A Fleet of Fast Resources for Federal Managers and Decision-Makers
NREL and the U.S. Department of Energy Federal Energy Management Program (FEMP) offer several programs and resources dedicated exclusively to supporting fleet electrification planning, including procurement strategies and a list of EV models available through the General Services Administration, reporting requirements, and case studies describing best practices and success stories.
A FEMP EV Champion Training Series offers a four-part live webinar and on-demand training to support planning for successful EV acquisitions and optimized charger installations. FEMP and NREL also offer a series of 10-minute videos for anyone looking for a quick overview of EV technology, financial considerations, and power connections.
Additionally, FEMP’s new Federal Workplace Charging Program Guide is a primer on efficient design for federal workplace charging programs, and FEMP’s Federal Fleet Requirements Resource Center pulls together federal requirements for petroleum reduction, vehicle acquisition, alternative fuel usage, and reporting for fleet managers to access in a web-based format.
The NREL fleet team has also helped develop an Alternative Fuel Vehicle Acquisition Screening Tool within the U.S. Department of Energy Fleet Sustainability Dashboard (FleetDASH) to assist federal procurement professionals in selecting the right alternative fuel vehicle for their particular fleet and comparing fueling transactions from the prior year to charging station locations on the Alternative Fueling Station Locator.
Broader Market Impacts Beyond the Federal Fleet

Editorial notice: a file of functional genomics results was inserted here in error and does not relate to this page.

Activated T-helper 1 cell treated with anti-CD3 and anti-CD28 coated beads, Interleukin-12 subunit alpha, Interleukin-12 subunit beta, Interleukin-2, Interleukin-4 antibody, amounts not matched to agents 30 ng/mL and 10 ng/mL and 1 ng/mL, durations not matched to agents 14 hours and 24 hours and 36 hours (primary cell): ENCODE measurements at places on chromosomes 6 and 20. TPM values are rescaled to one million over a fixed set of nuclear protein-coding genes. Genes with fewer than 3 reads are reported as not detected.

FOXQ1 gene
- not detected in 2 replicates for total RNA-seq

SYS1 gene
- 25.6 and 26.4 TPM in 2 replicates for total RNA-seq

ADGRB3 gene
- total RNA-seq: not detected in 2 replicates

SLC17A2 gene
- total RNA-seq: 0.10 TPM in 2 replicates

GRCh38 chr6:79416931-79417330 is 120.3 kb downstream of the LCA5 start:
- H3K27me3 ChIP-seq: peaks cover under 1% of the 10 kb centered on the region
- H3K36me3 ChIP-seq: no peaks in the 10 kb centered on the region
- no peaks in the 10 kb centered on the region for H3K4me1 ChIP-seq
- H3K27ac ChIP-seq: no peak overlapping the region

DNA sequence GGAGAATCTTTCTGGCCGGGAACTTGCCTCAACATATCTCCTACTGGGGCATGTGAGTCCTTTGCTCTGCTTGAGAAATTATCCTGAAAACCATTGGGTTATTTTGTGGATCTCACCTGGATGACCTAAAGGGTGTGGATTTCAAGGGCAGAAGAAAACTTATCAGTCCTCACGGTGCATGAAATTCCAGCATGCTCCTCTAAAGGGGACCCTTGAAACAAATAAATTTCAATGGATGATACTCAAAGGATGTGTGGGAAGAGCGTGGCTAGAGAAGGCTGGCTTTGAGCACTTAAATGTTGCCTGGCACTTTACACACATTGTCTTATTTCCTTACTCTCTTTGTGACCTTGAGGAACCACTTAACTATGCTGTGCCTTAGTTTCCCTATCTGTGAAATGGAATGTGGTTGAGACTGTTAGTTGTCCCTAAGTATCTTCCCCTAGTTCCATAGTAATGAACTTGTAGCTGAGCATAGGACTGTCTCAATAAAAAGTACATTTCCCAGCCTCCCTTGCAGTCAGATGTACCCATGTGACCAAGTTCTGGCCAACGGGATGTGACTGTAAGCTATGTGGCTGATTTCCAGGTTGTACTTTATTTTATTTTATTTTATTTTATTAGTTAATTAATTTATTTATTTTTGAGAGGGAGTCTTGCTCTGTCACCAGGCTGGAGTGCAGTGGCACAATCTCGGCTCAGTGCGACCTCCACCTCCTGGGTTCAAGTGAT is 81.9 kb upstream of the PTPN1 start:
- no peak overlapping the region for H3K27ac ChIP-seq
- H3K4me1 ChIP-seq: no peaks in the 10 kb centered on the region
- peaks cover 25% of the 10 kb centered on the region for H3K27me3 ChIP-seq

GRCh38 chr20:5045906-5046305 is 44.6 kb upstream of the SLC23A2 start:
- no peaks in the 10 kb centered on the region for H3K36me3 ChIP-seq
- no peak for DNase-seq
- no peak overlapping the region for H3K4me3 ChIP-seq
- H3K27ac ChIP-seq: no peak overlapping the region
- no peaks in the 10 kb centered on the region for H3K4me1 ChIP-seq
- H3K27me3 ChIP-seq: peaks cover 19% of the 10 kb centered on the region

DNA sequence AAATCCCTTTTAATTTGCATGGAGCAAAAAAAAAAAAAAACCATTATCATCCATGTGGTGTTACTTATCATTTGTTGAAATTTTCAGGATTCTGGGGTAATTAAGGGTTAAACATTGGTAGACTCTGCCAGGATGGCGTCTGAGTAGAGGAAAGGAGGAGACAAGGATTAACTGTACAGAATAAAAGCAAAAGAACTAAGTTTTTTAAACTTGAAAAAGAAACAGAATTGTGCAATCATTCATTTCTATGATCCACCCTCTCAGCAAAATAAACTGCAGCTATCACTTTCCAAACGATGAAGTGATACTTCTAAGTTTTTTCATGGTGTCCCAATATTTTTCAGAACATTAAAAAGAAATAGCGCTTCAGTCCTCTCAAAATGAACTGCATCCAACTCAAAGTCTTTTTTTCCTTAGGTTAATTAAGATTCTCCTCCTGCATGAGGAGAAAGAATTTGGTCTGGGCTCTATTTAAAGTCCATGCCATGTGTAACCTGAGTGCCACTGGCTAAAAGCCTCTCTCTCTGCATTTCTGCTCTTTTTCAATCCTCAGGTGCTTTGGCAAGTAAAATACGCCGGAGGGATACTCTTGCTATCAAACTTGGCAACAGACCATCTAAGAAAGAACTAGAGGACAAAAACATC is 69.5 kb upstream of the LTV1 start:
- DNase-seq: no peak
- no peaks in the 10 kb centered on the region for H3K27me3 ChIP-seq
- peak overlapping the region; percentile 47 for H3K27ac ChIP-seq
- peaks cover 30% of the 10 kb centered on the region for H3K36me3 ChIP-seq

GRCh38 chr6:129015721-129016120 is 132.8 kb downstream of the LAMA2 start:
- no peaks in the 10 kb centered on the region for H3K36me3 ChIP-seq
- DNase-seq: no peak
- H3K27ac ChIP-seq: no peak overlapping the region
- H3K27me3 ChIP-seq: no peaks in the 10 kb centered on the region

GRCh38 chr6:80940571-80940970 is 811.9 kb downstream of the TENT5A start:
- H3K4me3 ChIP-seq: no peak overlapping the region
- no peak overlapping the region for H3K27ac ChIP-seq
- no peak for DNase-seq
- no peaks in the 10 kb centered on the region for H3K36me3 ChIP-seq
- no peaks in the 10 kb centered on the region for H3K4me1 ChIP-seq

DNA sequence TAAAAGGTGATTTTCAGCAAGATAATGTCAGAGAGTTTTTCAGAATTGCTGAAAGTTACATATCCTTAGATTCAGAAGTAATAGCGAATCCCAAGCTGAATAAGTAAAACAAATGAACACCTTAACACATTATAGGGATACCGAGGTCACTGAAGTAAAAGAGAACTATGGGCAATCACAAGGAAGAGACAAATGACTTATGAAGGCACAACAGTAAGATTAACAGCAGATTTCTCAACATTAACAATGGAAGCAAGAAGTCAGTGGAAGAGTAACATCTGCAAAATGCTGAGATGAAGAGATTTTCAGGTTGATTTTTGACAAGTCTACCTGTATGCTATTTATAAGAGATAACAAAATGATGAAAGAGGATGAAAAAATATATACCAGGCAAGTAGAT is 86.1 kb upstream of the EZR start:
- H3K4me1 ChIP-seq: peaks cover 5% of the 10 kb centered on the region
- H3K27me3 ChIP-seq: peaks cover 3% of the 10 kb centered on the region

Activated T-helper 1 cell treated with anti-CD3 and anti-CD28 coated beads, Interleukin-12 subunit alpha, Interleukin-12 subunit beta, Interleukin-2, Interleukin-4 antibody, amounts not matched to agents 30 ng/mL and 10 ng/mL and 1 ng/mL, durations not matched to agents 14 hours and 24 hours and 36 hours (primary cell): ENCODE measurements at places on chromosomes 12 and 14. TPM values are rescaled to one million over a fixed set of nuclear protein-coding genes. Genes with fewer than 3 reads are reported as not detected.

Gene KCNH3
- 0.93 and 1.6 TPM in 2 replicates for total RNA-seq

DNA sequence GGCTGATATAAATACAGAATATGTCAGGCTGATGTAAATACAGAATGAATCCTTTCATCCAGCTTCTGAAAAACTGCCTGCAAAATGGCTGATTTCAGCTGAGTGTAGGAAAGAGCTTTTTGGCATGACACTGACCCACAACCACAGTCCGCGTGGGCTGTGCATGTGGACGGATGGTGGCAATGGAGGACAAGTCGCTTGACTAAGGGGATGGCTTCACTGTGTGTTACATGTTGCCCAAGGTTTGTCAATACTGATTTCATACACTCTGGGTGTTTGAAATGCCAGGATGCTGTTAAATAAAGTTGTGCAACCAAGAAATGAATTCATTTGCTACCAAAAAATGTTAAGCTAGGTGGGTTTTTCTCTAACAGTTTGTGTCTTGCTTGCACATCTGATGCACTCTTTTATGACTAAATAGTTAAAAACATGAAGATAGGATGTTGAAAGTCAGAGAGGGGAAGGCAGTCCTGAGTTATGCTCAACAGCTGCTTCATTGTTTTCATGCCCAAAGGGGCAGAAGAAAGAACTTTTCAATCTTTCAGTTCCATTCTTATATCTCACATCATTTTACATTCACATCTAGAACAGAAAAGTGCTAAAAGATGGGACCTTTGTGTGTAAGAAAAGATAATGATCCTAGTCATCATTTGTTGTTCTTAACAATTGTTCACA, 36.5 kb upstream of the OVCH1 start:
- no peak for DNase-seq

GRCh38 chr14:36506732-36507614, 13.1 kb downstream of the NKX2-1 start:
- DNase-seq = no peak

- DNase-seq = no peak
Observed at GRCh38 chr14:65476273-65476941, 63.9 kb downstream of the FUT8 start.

Hodge sees broader impacts of both his team’s work optimizing federal fleets and the new federal mandate. Both the research and the new call to action may also help shape automaker decision-making as fleet needs are better characterized and greater demand is anticipated.
“Manufacturers often focus on the consumer market, but the fleet market is large too,” he said. “If the federal fleet can establish demand in new market segments, that will push manufacturers to expand their EV offerings.”
As federal vehicles are driven about 4.5 billion miles each year and use almost 400 million gallons of gasoline, electrifying the federal fleet could not only help accelerate EV adoption, but play a significant role in decarbonizing the transportation sector by way of reducing billions of pounds of greenhouse gas emissions per year.
“It’s an exciting time for federal fleet management, and NREL is well positioned to make significant contributions to such a pivotal climate effort,” Hodge said. “I’m encouraged that leading by example—from the top down—will go a long way towards empowering fleets and consumers alike to embrace the potential electric vehicles have to offer.”
Learn more about NREL’s transportation and mobility research.
Article courtesy of National Renewable Energy Laboratory (NREL)